While Russia will undertake the occasional bombing of ISIS, it clearly is more interested in equal status with Washington in an anti-terrorist coalition against Assad’s opponents, not Washington’s. And this is the case even though ISIS clearly presents a threat to Russia by its own admission and has evidently now carried out some small-scale terrorist operations in Russia, even beyond the North Caucasus. Therefore we can expect that Moscow will use its ever-stronger position in Syria and the Middle East to coerce Assad’s opponents still further into preserving his state if not his leadership. It will also likely demand that Washington support Assad’s remaining in power, or at least his regime’s remaining in power. Moscow appears wedded to Assad personally, especially as Putin has told him that Russia would not let him down. So while there may be interludes where the attack on Aleppo is stopped for a while ostensibly for humanitarian reasons, it is most likely that the overall battle will continue on Assad’s and the Russians’ part to vanquish the insurgents and force them to accept his rule over most, if not all of Syria.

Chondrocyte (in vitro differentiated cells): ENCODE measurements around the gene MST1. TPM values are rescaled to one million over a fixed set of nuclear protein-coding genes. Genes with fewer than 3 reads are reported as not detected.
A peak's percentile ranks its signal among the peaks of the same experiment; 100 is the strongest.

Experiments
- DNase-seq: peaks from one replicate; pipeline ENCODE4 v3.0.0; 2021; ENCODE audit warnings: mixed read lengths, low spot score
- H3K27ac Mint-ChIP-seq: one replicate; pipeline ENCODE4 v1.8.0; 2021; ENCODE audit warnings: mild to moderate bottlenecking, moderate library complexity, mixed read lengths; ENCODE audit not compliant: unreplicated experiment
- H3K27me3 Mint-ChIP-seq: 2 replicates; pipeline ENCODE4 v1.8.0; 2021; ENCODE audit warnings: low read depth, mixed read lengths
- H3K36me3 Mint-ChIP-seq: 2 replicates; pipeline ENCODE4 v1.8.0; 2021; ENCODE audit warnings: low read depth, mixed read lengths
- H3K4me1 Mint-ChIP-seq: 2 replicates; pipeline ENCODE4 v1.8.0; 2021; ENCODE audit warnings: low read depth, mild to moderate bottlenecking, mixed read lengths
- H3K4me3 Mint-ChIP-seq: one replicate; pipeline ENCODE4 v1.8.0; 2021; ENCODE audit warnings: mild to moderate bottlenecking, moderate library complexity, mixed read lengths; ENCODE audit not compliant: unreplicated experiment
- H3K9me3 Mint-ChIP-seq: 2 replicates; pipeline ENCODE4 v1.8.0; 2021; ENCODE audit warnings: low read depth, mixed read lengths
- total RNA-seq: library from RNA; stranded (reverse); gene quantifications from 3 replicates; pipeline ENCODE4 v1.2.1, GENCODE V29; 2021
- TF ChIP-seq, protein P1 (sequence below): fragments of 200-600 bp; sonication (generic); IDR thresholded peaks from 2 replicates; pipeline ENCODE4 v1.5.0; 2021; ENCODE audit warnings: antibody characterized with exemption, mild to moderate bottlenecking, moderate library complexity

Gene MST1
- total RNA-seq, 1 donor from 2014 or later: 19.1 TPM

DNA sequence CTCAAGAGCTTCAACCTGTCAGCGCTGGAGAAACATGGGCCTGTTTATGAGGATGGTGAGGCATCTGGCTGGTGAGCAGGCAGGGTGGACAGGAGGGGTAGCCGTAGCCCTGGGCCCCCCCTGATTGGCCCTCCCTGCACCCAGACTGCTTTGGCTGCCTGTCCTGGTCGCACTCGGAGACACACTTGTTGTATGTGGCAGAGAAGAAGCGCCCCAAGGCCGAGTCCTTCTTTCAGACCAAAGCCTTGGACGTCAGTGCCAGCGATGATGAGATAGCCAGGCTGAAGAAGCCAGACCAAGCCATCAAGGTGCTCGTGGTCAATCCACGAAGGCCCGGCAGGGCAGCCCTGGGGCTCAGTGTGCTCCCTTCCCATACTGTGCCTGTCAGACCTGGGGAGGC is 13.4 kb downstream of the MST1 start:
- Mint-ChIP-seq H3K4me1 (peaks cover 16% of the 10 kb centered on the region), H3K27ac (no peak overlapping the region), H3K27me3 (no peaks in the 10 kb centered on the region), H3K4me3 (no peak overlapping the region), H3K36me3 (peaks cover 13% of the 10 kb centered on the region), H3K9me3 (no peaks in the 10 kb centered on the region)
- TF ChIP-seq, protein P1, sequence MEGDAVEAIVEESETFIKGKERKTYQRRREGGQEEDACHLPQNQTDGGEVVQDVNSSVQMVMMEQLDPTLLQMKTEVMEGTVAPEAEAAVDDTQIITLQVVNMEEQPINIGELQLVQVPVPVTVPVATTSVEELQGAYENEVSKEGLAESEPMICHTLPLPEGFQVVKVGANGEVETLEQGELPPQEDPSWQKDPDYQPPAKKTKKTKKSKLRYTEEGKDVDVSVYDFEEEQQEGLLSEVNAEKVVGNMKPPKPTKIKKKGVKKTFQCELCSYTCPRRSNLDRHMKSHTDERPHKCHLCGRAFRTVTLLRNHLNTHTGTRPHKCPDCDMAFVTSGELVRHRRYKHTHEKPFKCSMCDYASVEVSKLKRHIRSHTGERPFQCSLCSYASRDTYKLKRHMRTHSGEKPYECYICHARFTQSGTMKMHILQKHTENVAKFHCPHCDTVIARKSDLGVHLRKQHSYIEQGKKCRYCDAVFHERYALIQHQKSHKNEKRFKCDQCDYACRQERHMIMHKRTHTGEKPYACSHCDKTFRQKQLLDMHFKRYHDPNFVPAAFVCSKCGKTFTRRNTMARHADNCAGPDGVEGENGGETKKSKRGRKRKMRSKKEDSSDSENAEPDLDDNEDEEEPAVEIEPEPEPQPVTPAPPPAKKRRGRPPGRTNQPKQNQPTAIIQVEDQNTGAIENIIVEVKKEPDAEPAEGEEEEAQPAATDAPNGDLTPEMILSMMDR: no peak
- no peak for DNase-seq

We may also expect broader diplomatic initiatives by Russia to extend its weapons and economic connections to Iran, and not only regarding the Middle East. The revelations of a Russian base in Iran suggest as well that Moscow is looking for other bases in the greater Middle East even if this episode has had an unfortunate ending for Russia. In this context we should remember that, since “power projection activities are an input into the world order,” Russian force deployments into the greater Middle East and economic-political actions to gain access, influence and power there represent competitive and profound attempts at engendering a long-term restructuring of the regional strategic order. And that region is not just the Middle East.